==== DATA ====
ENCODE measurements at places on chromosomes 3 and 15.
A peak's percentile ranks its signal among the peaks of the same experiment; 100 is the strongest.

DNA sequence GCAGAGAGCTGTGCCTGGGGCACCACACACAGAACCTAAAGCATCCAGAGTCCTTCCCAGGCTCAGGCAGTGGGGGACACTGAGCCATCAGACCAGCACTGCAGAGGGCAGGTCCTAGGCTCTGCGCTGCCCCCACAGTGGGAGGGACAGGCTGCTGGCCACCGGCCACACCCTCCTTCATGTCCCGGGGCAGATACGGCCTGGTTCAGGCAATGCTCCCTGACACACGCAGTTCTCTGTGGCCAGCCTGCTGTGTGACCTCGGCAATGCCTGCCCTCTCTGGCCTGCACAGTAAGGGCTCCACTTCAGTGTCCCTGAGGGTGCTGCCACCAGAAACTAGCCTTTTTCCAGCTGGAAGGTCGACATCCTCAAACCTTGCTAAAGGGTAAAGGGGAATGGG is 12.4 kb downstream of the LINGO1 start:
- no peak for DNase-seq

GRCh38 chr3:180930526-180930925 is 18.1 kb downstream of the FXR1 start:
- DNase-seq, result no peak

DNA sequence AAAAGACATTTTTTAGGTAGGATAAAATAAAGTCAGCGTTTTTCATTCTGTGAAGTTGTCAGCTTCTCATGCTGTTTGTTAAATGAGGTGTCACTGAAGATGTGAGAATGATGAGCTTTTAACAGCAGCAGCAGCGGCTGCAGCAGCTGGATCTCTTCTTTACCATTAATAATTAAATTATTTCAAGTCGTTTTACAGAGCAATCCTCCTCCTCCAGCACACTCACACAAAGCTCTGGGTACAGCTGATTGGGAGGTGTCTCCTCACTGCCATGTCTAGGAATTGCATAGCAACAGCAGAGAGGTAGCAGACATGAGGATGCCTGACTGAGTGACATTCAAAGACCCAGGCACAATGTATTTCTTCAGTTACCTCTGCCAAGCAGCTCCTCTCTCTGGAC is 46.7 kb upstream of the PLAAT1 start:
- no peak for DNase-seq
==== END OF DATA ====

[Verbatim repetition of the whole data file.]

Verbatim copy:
ENCODE measurements at places on chromosomes 3 and 15.
A peak's percentile ranks its signal among the peaks of the same experiment; 100 is the strongest.

DNA sequence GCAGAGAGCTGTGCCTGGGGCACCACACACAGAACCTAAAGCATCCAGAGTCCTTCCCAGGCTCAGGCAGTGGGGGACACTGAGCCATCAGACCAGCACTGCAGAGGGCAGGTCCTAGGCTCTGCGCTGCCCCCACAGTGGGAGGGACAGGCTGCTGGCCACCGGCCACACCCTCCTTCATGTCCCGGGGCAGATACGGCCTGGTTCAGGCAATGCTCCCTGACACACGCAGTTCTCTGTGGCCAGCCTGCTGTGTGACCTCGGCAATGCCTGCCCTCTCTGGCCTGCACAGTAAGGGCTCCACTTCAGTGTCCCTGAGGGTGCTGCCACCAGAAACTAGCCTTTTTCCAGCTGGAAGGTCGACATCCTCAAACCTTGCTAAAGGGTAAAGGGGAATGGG is 12.4 kb downstream of the LINGO1 start:
- no peak for DNase-seq

GRCh38 chr3:180930526-180930925 is 18.1 kb downstream of the FXR1 start:
- DNase-seq, result no peak

DNA sequence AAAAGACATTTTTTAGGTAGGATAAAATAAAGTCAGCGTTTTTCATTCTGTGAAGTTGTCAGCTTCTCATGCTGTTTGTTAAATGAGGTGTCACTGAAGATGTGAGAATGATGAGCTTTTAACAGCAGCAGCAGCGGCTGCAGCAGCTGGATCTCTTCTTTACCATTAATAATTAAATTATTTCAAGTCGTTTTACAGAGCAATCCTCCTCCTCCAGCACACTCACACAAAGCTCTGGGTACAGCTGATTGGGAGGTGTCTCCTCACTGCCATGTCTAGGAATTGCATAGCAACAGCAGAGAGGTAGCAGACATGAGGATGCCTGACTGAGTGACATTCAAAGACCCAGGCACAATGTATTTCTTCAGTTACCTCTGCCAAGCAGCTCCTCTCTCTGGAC is 46.7 kb upstream of the PLAAT1 start:
- no peak for DNase-seq